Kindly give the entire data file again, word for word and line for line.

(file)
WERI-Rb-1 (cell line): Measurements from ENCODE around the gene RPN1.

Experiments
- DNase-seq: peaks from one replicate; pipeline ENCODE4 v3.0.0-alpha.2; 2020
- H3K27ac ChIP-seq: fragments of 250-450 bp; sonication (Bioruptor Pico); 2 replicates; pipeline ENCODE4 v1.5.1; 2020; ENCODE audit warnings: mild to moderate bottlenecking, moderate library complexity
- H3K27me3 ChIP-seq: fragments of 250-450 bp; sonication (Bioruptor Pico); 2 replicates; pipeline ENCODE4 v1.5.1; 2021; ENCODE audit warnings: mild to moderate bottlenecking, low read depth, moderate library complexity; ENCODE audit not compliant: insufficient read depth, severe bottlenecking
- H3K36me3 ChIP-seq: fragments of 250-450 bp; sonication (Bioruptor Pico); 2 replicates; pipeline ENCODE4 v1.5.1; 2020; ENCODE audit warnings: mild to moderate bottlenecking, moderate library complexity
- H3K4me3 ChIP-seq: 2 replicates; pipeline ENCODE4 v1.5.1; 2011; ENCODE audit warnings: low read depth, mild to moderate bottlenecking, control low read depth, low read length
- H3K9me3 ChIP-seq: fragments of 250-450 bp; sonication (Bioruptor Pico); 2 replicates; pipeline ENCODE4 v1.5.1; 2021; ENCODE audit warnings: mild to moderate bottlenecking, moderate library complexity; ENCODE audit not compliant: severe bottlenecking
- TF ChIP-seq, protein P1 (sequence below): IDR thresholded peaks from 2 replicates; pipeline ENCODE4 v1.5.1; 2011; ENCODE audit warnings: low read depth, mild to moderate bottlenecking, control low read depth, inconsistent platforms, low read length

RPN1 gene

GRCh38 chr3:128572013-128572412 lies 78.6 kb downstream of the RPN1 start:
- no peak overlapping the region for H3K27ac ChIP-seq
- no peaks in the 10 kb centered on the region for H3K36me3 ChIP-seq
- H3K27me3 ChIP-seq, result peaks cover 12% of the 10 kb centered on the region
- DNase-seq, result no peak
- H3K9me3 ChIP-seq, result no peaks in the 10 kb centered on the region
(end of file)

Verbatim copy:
WERI-Rb-1 (cell line): Measurements from ENCODE around the gene RPN1.

Experiments
- DNase-seq: peaks from one replicate; pipeline ENCODE4 v3.0.0-alpha.2; 2020
- H3K27ac ChIP-seq: fragments of 250-450 bp; sonication (Bioruptor Pico); 2 replicates; pipeline ENCODE4 v1.5.1; 2020; ENCODE audit warnings: mild to moderate bottlenecking, moderate library complexity
- H3K27me3 ChIP-seq: fragments of 250-450 bp; sonication (Bioruptor Pico); 2 replicates; pipeline ENCODE4 v1.5.1; 2021; ENCODE audit warnings: mild to moderate bottlenecking, low read depth, moderate library complexity; ENCODE audit not compliant: insufficient read depth, severe bottlenecking
- H3K36me3 ChIP-seq: fragments of 250-450 bp; sonication (Bioruptor Pico); 2 replicates; pipeline ENCODE4 v1.5.1; 2020; ENCODE audit warnings: mild to moderate bottlenecking, moderate library complexity
- H3K4me3 ChIP-seq: 2 replicates; pipeline ENCODE4 v1.5.1; 2011; ENCODE audit warnings: low read depth, mild to moderate bottlenecking, control low read depth, low read length
- H3K9me3 ChIP-seq: fragments of 250-450 bp; sonication (Bioruptor Pico); 2 replicates; pipeline ENCODE4 v1.5.1; 2021; ENCODE audit warnings: mild to moderate bottlenecking, moderate library complexity; ENCODE audit not compliant: severe bottlenecking
- TF ChIP-seq, protein P1 (sequence below): IDR thresholded peaks from 2 replicates; pipeline ENCODE4 v1.5.1; 2011; ENCODE audit warnings: low read depth, mild to moderate bottlenecking, control low read depth, inconsistent platforms, low read length

RPN1 gene

GRCh38 chr3:128572013-128572412 lies 78.6 kb downstream of the RPN1 start:
- no peak overlapping the region for H3K27ac ChIP-seq
- no peaks in the 10 kb centered on the region for H3K36me3 ChIP-seq
- H3K27me3 ChIP-seq, result peaks cover 12% of the 10 kb centered on the region
- DNase-seq, result no peak
- H3K9me3 ChIP-seq, result no peaks in the 10 kb centered on the region